Isabelle Eberhardt's book Dans l'Ombre Chaude de l'Islam has a title whose direct English translation would be "In the Warm Shadow of Islam". My guess is that the word "chaude", meaning warm or hot, is included to indicate the warmth that Eberhardt feels towards Islam. In her own words, from her Diaries:

a heart both proud and unswerving in its commitment to Islam, a cause for which I long some day to spill the hot blood that courses through my veins
As a nomad who has no fatherland besides Islam and neither family nor close friends, who is alone, eternally alone in the quiet solitude of her sombre soul

The English translation, however, is simply In the Shadow of Islam, which (by itself) makes Islam sound a lot more ominous than was presumably Eberhardt's intention.

Why was this adjective removed from the title in translation?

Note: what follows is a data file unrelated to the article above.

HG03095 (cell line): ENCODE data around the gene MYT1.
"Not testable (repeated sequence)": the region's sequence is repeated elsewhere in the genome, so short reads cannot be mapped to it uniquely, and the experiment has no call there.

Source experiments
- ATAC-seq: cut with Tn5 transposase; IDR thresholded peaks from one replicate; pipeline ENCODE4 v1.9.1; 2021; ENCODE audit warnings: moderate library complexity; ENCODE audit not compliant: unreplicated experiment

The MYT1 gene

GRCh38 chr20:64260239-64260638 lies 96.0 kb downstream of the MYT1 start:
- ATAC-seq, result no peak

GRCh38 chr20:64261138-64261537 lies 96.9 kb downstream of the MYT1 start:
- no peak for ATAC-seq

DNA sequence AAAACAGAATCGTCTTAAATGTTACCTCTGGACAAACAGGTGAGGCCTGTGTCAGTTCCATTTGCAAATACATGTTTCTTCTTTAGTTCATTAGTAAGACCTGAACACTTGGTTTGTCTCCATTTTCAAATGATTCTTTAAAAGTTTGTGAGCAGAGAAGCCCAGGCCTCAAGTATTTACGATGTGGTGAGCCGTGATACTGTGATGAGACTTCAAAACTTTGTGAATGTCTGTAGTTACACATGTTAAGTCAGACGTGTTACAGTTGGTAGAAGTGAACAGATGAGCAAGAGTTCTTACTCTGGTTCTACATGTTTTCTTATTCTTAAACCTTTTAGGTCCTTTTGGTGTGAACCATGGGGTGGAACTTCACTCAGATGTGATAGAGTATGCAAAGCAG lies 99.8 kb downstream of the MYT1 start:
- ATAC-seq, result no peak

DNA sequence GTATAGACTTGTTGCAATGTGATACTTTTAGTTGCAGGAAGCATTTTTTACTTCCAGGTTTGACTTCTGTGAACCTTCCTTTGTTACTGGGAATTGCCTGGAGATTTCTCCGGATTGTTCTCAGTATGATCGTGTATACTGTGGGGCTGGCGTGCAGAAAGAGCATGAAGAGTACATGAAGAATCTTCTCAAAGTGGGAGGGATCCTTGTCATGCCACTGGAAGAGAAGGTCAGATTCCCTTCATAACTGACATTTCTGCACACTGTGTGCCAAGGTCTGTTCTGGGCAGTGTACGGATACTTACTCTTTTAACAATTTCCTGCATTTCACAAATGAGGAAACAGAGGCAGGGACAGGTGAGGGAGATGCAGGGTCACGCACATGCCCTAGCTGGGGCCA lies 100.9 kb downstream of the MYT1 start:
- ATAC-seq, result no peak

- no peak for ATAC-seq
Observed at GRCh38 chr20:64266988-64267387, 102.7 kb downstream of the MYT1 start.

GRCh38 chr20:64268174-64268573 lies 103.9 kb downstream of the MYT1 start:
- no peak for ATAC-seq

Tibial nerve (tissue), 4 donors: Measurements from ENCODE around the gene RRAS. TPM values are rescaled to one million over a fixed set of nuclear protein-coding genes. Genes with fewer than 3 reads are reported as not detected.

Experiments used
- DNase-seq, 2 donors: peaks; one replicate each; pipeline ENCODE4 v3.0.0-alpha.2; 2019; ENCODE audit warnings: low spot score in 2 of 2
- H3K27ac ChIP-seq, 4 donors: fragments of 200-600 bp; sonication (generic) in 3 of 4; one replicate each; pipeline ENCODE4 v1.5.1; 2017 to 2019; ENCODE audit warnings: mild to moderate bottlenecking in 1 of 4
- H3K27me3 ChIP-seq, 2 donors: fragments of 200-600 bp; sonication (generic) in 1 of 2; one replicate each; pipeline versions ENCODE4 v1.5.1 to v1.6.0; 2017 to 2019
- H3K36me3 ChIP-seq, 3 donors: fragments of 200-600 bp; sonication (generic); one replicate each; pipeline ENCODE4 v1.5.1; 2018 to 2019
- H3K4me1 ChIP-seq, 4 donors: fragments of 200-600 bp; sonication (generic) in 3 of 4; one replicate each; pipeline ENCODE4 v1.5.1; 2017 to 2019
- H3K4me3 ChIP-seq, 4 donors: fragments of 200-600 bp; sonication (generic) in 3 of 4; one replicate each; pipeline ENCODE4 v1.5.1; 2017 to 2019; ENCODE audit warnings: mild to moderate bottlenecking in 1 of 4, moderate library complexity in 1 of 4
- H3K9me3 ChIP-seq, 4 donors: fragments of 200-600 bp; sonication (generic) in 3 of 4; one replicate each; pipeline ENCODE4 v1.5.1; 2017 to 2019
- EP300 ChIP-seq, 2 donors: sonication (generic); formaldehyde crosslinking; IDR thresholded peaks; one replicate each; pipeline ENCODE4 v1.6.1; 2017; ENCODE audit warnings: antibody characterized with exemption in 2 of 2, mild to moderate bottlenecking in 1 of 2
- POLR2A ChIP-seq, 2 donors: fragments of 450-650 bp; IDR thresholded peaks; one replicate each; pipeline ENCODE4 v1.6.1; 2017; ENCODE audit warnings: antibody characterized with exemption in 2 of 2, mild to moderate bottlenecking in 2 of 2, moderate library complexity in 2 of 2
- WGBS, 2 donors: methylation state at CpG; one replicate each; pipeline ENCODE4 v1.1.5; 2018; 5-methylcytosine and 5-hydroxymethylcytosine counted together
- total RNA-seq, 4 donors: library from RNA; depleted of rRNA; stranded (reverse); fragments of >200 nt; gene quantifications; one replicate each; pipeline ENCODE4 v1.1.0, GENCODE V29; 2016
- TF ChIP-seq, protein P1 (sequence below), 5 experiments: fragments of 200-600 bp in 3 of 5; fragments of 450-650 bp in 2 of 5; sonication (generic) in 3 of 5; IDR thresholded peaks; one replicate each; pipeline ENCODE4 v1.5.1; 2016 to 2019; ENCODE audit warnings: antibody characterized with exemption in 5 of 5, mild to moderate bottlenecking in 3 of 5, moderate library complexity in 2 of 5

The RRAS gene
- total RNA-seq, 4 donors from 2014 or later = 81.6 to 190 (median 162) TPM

• 2
    Maybe because warm shadow sounds kind of weird in English, whereas ombre chaude sounds perfectly fine in French. See Ngrams.
    – Peter Shor
    Jul 5, 2022 at 17:32
  • Chaude, depending on the context, can be closer to “warm” or “hot”. It's usually positive, like warm(th), but in the context of a hot climate, coolness is also positive — and associated with shade. Ombre can be “shadow” or “shade”, and in this title it sounds more like Islam is providing shade. Is it warm because of the hot climate? Is it hot as in temperament? I don't know what the author of this title intended, but whatever it is, I do agree that “in the shadow of Islam” doesn't seem to match. Note that titles are often not picked by the author: it may be the editor/publisher's choice. Aug 24, 2022 at 19:22
  • @PeterShor I'm not convinced that “warm shadow” or “warm shade” is weirder than “ombre chaude”. It's a bit difficult to tell with “warm shade” because that's pretty well established with the “color nuance” meaning of “shade”, whereas here the meaning is strictly “place with less ambient light” (which is normally associated with cool). Aug 24, 2022 at 19:24


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